RISE IN FAME AND IN SOCIAL DIGNITY
SHAKESPEARE had been working hard for his fellows, producing on the average three plays a year, besides revamping old manuscripts. As a result of his efforts he had enabled the Chamberlain's Company to rise above its rival, the Admiral's Company, and stand undisputed as the leading troupe in London. He had rendered Burbage immortal in the titular rôles of Richard III, Romeo, and the like, and had increased the fame of Kempe as the leading comedian of the age. The names of these two actors were now household words throughout England. In a play written at Cambridge University, we read: "Who of more report than Dick Burbage and Will Kempe? He is not counted a gentleman that knows not Dick Burbage and Will Kempe. There's not a country wench . . . but can talk of Dick Burbage and Will Kempe."1 Finally, he had made his fellow-sharers in the company rich through the throngs that daily flocked to see his plays. Yet only four years had elapsed since he gave up his career in pure letters and threw in his lot with the theatre.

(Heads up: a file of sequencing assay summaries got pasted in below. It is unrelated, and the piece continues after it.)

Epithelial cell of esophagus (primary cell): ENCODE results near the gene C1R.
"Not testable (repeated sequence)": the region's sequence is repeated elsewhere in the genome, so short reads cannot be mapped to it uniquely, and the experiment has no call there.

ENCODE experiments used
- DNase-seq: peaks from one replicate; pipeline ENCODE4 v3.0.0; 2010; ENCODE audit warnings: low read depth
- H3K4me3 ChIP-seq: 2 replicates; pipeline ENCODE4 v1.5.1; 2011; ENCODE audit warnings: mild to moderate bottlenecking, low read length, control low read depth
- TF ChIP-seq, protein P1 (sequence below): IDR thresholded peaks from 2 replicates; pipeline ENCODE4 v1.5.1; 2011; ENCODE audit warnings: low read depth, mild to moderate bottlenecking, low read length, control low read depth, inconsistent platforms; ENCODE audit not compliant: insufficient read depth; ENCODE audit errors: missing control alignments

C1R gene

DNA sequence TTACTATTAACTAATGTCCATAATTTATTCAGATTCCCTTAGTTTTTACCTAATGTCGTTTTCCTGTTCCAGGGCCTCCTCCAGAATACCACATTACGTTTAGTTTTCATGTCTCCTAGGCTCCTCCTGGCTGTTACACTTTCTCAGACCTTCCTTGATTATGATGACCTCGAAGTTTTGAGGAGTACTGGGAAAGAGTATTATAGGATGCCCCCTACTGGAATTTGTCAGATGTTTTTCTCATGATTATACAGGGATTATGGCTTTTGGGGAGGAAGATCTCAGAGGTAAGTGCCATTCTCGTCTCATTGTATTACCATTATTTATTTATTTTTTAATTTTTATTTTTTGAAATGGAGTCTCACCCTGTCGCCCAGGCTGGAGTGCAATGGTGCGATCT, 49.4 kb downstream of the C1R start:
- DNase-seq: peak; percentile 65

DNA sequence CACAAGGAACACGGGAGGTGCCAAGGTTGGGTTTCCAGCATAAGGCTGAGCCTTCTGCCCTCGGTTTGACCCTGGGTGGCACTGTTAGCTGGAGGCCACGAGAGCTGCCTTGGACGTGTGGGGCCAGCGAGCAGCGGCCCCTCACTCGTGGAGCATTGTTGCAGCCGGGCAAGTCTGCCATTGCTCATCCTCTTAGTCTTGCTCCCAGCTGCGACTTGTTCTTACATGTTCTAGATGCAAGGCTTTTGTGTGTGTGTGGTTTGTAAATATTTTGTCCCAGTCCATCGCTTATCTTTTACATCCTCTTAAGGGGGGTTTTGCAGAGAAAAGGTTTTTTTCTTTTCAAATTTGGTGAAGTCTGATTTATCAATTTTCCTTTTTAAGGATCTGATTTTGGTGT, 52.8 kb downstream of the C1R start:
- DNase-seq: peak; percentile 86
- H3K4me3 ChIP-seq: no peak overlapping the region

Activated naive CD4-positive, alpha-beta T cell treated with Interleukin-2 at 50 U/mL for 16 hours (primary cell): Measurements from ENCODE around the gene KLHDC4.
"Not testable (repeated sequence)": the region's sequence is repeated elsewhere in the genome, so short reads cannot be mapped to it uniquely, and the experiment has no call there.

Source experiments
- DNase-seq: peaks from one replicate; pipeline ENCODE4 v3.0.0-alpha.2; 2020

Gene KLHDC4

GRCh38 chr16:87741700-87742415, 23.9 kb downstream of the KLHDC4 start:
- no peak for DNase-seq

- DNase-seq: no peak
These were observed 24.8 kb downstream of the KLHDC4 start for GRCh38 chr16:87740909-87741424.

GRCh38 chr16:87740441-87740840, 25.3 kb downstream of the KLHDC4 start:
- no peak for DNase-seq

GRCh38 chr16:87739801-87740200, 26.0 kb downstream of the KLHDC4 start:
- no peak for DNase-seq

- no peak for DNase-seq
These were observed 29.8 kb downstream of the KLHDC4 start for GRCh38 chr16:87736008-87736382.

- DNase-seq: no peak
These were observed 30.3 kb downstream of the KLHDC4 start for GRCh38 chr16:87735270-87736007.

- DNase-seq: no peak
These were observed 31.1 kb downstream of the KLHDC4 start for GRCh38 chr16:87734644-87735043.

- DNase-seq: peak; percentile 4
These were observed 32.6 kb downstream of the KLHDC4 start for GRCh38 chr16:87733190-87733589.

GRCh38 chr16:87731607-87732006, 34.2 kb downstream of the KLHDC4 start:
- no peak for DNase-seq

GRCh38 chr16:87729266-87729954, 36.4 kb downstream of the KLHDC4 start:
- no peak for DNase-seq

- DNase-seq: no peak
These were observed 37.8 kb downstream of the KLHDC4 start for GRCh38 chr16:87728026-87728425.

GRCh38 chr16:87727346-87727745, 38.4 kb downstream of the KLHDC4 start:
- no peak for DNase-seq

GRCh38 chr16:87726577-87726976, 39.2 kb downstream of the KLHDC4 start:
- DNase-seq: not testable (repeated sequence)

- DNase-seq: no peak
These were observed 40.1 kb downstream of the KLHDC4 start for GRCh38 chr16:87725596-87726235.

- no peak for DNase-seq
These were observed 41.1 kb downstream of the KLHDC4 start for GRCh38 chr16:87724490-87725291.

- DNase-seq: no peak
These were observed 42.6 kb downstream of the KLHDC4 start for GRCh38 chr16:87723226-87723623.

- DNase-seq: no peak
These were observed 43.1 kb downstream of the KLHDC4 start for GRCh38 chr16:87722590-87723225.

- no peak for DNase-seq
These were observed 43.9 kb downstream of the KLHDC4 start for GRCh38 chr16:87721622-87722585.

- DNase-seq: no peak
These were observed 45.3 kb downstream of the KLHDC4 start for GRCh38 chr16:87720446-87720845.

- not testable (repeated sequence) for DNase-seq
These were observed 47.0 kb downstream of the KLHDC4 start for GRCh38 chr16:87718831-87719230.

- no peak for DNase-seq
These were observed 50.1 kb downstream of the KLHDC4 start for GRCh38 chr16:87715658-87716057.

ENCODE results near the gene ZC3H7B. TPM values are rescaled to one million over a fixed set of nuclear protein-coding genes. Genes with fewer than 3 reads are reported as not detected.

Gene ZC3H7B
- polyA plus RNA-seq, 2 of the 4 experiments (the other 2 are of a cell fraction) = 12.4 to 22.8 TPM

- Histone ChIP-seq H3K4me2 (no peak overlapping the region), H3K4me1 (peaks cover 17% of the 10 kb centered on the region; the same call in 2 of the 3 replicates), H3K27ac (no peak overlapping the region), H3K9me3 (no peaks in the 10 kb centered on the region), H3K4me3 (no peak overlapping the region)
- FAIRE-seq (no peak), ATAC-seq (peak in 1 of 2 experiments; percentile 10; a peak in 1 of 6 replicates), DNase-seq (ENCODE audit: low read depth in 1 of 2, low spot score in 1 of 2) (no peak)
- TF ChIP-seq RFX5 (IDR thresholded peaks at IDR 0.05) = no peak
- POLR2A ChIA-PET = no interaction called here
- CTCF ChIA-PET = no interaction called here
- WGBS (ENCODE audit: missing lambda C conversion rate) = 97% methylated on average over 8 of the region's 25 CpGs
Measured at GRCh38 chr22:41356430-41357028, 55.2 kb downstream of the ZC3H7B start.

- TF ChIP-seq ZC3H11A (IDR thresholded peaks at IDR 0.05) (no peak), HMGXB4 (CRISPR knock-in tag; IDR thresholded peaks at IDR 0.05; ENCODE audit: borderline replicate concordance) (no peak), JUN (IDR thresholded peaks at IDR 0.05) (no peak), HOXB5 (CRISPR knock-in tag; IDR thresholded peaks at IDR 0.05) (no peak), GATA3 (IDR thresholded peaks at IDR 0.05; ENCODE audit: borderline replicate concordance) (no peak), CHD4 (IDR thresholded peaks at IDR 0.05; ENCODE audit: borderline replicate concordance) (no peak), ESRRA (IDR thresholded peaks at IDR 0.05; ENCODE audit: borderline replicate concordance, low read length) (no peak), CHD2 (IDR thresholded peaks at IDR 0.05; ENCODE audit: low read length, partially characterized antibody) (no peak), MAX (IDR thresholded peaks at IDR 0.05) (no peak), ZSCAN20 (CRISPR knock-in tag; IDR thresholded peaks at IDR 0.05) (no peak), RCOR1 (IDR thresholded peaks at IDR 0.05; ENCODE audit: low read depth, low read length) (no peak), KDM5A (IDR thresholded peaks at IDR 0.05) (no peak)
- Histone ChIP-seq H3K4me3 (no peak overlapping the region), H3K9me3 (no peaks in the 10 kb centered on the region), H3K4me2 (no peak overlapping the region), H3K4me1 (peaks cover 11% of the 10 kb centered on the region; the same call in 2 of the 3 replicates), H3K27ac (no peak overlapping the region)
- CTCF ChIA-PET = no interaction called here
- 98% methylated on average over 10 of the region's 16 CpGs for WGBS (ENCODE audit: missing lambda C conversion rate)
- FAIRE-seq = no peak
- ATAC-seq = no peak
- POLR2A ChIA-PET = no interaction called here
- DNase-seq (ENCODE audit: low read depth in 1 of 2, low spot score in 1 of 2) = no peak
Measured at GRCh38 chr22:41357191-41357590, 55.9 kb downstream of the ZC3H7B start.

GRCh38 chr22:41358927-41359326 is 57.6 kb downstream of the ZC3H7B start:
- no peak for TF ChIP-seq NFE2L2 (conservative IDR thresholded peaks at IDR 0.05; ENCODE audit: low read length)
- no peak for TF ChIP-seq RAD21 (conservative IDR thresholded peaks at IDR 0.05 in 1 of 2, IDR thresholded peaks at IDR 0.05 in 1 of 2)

What had he earned for himself? First of all let it be observed that, in spite of the general notion of plays as mercenary and ephemeral products, he had won frank recognition as England's chief man of letters. John Weever, who set himself up as a critic, writes in his Epigrames ( 1599):
Romeo, Richard, more whose names I know not. Their sugred tongues and power-attractive beauty Say they are Saints, although that Saints they shew not, For thousands vowe to them subjective duty.